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New York releases draft policy for ATV access on public lands

The purpose of this policy is to provide criteria for evaluating the suitability of roads on these public lands for public ATV access. Download full policy document (pdf 100kb).

From New York State Department of Environmental Conservation

Map of New York

New York State Department of Environmental Conservation (DEC) Acting Commissioner Denise M. Sheehan today announced the release of a Draft Commissioner's Policy for public all terrain vehicle (ATV) access to recreational programs on State-owned land.

The proposed policy will ensure that ATV access on these lands will conform to the State Vehicle and Traffic Law, the Environmental Conservation Law, DEC rules and regulations and the Adirondack and Catskill State Land Master Plans; will not facilitate trespass on private lands; and will not cause environmental degradation.

The Division of Lands and Forests will evaluate whether roads or trails being considered for ATV access have met the above criteria using the Unit Management Plan (UMP) process.

THIS POLICY PROHIBITS:

  • the use of ATV's within the boundaries of Wildlife Management Areas, Tidal Wetlands and Environmental Education Centers
  • exceptions for persons with disabilities using CP-3 and non-ambulatory hunting permits are under consideration.

DEC does not offer ATV riding as a program on public lands it owns and manages, however, because ATV's could be used to access its programs (like hunting, fishing and camping) in some locations, development of this policy was deemed necessary.

In an issue related to the development of this policy, Governor Pataki has proposed legislation to increase ATV registration fees as part of his 2005-06 Executive Budget. The increased revenue will be used to provide funds for public education, enforcement and development of ATV trail systems on private and state conservation easement lands in a manner that is consistent with this policy.

"The development of this policy represents another significant step New York State is taking to ensure the continued protection of public lands," Commissioner Sheehan said. "This policy is important to ensure that ATV access in these areas is consistent with State law and policy. As the stewards of more than 4 million acres of land across New York State, we are committed to managing these public land resources in a responsible manner so that they may be enjoyed by this, and future generations of New Yorkers. We encourage the public to attend the upcoming meetings and provide comments to the Department to help shape the final policy."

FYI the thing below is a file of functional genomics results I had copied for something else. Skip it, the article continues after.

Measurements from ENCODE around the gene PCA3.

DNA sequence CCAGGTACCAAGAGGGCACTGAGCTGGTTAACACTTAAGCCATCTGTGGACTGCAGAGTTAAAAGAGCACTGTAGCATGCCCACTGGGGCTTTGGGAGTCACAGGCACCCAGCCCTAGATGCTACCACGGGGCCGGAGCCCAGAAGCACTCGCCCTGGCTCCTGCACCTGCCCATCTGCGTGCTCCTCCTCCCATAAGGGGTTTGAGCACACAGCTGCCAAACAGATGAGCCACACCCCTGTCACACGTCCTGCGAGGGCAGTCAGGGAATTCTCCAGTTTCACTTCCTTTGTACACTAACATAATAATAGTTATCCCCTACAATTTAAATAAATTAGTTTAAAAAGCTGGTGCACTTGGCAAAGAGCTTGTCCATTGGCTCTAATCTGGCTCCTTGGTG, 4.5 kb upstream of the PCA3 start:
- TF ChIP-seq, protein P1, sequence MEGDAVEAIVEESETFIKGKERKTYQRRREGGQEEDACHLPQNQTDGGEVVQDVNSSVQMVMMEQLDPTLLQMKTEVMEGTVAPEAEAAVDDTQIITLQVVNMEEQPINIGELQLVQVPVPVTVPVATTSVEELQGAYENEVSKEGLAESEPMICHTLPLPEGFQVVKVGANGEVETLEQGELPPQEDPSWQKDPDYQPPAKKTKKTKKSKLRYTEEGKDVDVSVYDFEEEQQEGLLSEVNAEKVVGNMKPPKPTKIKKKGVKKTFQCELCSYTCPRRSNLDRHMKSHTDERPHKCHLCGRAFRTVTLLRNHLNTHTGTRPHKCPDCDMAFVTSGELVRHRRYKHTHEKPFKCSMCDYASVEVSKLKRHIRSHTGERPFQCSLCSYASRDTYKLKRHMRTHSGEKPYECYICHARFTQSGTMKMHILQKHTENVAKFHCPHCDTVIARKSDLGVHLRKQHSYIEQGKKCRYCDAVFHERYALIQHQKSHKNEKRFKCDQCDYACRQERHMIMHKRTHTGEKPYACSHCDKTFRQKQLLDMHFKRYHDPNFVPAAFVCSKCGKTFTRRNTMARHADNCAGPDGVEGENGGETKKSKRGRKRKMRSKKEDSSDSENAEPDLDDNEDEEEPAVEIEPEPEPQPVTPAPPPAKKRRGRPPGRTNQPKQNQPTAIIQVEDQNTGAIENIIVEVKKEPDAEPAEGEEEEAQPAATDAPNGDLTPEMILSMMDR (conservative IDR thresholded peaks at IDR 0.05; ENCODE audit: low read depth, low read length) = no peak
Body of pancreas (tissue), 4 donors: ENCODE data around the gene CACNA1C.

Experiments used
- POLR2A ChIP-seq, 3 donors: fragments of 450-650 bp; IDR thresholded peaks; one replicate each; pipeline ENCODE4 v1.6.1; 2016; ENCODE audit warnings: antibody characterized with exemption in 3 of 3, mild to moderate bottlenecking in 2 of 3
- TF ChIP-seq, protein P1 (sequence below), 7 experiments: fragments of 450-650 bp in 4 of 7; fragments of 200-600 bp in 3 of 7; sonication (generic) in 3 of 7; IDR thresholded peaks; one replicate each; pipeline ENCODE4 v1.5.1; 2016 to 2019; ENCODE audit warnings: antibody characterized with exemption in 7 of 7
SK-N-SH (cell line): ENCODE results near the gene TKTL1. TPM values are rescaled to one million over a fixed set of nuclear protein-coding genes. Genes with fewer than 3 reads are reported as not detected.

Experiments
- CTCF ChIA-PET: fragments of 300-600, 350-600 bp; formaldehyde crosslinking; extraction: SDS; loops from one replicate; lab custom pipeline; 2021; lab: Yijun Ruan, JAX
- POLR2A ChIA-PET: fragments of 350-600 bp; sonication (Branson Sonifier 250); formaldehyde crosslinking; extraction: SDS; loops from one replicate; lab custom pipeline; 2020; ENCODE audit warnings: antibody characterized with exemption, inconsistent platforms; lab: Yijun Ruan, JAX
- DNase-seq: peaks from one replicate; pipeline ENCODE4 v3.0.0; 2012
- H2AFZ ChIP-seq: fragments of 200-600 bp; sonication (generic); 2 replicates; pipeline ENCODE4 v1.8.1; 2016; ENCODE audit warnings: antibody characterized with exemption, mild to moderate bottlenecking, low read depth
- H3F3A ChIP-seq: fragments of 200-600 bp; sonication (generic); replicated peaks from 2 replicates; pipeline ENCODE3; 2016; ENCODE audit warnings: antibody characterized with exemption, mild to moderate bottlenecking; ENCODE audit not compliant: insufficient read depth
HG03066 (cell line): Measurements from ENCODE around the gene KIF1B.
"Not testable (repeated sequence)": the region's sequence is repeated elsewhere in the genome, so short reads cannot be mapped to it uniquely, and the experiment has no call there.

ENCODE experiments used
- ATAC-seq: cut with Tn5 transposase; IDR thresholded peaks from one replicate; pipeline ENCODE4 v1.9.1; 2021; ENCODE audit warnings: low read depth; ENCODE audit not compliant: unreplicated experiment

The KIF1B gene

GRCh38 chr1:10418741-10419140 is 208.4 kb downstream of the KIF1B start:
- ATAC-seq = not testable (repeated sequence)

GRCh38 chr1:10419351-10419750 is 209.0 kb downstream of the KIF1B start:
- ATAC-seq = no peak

The draft policy establishes that ATV riding is not a program offered on public lands owned in fee by DEC. It recognizes, however, that ATV use is one of several possible means that the public may utilize to access recreational opportunities on public and easement lands that are deemed appropriate for such use and are open to public ATV access without conflict with the State Vehicle and Traffic Law.

The purpose of this policy is to provide DEC staff with a set of criteria for evaluating the suitability of roads on these public lands for public ATV access. The policy also establishes that the determination to open any roads for public ATV access will be made through the Unit Management Planning (UMP) process for Forest Preserves, reforestation, multiple use and unique areas, and pursuant to the terms of each conservation easement and subsequent Recreational Management Plans that are developed to govern public recreation use on those lands.

In evaluating whether a road or trail should be opened or remain open to the public use of ATVs, a number of criteria will be evaluated, including: conformity with the State Vehicle and Traffic Law, the Environmental Conservation Law, DEC rules and regulations and the Adirondack and Catskill State Land Master Plans, impacts on natural resources, compatibility with other public use, public safety, and illegal off-road ATV use.

As part of his 2005-06 Executive Budget, Governor Pataki has proposed legislation to provide additional funds for public education, enforcement and development of ATV trail systems on private lands and State conservation easement lands, consistent with this ATV policy that is being developed by DEC.

For more information: Robert Davies, Director, Division of Lands and Forests, NYS DEC, 625 Broadway, Albany, NY 12233, (518) 402-9405.

June 2005

photo of ATVs on trail

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